The text below was copied from this morning's National Incident Situation Management Report put out by the National Interagency Fire Center and regards narrowbanding. Most of us that monitor federal agencies are familiar with what is stated, but for those who don't, and may not realize that all of public safety will be affected by narrowbanding in the future, here is some good information.
The ability to have positive, reliable communication is one of the most important safety
considerations we have in Wildland fire. As we are forced to adapt to technological changes, maintaining good radio communications becomes more complex and requires a heightened level of skill and awareness from all firefighters. The following are some facts and suggestions that may make radio communications easier.
Federal Agencies are under a congressional mandate to narrowband their frequencies by January 1, 2005. State and municipal agencies will not have to follow suit until the year 2013. For firefighters trying to determine if a frequency will be narrowbanded or not, this means that it is probably a good bet that Federal frequencies (those frequencies between 162.0000 and 174.0000 Mhz) are.
Operating your radio in the wideband mode while working in a narrowband environment may cause radio communication problems for everyone working on that channel. The symptoms may range from distorted transmissions to no transmission at all. Before we were mandated to work in narrowband, frequencies were listed with just three digits past the decimal point. It is imperative that we now convey frequencies with four digits past the decimal point, for example 168.xxxx
Some firefighters mistakenly believe that if they simply punch in four numbers past the decimal point, the channel will then be narrowbanded. This is not true! Each channel must be programmed specifically to operate in wideband or narrowband. Narrowband programming instructions for most handheld radios can be found at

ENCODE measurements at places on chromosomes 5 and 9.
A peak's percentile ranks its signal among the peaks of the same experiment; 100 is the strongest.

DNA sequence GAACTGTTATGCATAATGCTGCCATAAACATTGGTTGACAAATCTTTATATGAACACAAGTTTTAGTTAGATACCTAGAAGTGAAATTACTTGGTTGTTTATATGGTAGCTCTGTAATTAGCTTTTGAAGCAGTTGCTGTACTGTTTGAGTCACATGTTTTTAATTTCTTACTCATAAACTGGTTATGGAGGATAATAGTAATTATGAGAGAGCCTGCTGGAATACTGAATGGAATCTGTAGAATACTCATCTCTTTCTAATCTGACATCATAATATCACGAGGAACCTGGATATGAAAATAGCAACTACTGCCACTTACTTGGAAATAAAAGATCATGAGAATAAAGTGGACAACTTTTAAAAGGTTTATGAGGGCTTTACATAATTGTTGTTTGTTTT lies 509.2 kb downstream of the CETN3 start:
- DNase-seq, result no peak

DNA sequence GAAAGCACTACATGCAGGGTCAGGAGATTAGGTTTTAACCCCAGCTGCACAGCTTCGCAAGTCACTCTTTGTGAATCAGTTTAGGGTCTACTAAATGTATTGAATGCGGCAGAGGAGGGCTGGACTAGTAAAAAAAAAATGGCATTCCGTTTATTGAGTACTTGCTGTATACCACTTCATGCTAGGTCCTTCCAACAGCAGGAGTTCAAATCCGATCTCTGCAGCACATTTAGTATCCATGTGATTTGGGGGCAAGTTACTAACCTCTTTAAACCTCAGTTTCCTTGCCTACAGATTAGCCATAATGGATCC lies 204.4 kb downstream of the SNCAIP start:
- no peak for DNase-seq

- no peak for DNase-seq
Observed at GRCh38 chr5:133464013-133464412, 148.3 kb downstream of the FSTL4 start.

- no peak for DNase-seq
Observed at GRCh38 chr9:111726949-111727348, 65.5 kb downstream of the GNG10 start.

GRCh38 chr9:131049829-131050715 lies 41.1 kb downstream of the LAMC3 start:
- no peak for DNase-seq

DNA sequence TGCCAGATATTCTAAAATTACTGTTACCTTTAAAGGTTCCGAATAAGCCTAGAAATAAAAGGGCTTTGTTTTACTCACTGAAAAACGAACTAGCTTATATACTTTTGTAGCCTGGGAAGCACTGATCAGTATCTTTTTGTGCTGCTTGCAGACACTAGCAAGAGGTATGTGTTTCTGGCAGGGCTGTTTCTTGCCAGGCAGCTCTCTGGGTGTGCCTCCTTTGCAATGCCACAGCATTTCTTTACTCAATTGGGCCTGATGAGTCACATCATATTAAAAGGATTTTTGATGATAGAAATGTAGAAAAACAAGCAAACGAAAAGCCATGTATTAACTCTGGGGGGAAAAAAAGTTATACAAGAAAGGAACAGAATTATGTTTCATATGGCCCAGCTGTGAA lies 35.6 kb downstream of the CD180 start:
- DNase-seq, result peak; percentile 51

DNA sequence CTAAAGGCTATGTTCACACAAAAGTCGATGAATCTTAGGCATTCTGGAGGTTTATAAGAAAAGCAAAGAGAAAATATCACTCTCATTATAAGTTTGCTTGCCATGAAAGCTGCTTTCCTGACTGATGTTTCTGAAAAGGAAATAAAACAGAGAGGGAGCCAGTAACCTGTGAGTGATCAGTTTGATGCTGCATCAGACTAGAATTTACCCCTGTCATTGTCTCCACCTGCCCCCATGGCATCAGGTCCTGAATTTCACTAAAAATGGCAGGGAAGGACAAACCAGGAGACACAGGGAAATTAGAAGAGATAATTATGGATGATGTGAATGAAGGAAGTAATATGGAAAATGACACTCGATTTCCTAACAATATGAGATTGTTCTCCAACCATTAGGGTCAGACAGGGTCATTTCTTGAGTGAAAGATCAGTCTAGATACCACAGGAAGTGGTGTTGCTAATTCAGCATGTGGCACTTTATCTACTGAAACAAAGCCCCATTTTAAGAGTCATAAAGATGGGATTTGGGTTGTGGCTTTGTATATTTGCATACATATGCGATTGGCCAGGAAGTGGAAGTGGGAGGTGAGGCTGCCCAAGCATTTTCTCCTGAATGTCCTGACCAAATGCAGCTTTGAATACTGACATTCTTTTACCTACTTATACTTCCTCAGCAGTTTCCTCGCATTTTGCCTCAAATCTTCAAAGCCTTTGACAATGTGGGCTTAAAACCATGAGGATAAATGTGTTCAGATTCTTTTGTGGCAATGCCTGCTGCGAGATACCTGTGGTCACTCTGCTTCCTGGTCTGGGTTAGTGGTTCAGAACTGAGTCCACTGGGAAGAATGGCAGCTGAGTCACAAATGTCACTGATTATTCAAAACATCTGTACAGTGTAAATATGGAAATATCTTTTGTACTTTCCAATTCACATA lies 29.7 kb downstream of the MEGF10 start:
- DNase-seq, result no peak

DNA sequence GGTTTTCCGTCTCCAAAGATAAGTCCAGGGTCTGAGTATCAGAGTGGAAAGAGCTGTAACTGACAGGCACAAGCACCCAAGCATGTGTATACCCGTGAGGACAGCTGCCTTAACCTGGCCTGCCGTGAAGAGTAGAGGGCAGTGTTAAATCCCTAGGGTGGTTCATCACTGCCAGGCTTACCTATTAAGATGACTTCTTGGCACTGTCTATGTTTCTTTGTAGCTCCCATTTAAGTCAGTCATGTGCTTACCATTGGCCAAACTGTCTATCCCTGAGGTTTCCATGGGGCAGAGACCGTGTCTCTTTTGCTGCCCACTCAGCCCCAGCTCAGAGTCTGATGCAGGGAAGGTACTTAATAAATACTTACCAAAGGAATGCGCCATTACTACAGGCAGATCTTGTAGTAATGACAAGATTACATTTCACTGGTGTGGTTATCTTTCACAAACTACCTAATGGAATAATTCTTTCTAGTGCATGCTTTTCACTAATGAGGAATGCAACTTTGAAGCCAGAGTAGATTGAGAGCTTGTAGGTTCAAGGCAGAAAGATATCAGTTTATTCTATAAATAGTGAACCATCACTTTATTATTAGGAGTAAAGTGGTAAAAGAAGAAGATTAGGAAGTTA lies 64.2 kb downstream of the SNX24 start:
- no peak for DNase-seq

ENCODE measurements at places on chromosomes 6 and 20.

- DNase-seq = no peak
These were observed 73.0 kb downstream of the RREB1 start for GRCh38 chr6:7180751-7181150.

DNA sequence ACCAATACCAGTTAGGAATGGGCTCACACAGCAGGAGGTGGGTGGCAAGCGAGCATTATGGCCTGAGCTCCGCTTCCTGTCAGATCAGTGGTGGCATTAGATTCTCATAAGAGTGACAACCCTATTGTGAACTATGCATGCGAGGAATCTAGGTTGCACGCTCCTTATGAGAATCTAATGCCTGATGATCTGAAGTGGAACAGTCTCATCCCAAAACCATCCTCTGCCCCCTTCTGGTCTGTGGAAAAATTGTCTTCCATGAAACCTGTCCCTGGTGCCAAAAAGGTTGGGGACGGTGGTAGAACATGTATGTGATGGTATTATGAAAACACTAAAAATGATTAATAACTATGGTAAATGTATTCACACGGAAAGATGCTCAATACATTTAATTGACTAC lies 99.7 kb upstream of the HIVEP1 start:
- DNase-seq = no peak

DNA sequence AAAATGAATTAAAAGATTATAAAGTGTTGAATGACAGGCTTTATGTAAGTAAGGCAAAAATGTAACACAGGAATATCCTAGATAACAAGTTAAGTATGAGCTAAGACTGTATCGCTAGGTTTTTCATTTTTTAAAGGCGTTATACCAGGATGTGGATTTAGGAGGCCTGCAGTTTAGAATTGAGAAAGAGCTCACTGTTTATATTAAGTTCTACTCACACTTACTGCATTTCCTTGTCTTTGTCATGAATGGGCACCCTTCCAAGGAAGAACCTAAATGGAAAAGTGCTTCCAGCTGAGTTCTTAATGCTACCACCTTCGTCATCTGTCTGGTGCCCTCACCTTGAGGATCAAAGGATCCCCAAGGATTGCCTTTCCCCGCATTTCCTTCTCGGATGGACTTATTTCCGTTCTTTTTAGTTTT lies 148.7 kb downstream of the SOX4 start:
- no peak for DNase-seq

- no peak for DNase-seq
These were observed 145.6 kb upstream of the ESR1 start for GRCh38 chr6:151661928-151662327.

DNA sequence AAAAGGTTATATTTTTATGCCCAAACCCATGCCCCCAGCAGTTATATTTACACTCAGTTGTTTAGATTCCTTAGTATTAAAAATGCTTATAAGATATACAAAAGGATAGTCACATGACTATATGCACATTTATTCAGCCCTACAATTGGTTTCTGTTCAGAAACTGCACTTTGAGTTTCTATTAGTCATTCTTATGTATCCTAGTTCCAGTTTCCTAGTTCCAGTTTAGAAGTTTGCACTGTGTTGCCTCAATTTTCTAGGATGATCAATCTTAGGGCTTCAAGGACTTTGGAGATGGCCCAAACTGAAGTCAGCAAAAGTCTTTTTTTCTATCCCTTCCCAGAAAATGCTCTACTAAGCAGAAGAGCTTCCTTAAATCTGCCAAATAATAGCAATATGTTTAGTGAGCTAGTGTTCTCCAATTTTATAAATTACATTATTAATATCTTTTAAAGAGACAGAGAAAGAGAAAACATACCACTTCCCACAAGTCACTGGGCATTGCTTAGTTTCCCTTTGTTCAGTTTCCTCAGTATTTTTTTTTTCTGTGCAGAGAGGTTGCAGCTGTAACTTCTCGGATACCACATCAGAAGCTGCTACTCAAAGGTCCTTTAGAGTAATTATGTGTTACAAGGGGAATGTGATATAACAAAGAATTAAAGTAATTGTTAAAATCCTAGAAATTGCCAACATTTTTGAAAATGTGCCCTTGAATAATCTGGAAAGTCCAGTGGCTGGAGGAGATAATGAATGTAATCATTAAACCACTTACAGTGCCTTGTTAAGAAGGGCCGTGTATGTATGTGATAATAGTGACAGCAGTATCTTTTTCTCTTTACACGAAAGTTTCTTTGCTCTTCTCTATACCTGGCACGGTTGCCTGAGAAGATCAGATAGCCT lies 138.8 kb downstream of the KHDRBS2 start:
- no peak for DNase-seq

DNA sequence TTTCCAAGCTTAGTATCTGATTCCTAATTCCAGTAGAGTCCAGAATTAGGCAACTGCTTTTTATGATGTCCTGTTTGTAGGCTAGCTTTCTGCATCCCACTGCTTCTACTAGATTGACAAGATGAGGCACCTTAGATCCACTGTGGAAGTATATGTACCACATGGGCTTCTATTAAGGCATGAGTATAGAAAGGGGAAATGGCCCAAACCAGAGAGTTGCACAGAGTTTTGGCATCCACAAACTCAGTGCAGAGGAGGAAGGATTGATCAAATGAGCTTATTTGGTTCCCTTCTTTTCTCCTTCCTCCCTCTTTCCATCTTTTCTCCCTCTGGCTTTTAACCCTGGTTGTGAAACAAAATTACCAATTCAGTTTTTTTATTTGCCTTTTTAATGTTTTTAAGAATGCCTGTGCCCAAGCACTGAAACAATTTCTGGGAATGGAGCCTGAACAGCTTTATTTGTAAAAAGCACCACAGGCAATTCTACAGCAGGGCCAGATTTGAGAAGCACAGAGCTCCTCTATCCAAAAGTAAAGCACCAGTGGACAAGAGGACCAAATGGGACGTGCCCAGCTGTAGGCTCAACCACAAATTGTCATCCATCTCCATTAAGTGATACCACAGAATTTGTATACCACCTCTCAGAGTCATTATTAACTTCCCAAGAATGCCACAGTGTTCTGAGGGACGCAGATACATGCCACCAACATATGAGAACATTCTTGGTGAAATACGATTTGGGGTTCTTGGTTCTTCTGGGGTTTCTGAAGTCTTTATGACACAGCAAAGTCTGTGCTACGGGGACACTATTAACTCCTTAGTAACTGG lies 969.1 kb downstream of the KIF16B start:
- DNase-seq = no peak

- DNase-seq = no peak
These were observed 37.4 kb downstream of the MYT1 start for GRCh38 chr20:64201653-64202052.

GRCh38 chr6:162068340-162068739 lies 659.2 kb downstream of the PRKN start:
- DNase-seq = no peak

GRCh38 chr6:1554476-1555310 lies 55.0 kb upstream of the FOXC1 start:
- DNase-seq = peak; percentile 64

Check your frequency guides, plans and maps to see which mode the frequencies are supposed to be operating on. If these don't€™t have the information you need, find it and make pen and ink notes for yourself. If available, have a radio technician check your radio to ensure you are operating in the proper mode on the assigned frequencies.
Discuss the narrow/wide band concept with all firefighters, managers and pilots.
I wish I could get my hands on those frequency guides, plans, and maps that are mentioned. It is interesting to note that distortion or lack of transmitting may occur when a wideband radio is used in a narrowband environment. I listen to a remote base downlink that is part of Sequoia Kings Canyon National Parks and it must have a wideband receiver and one repeater in the Park (Palmer) must still be wideband also, because there are a lot of distorted signals on the frequency. I only hear the one repeater so all the rest must be narrowband. The reverse may be true also, where Palmer is the narrowband repeater and the remaining repeaters are all wideband. I've noticed that not every federal radio system has completed the narrowband conversion process in spite of the almost two year old due date.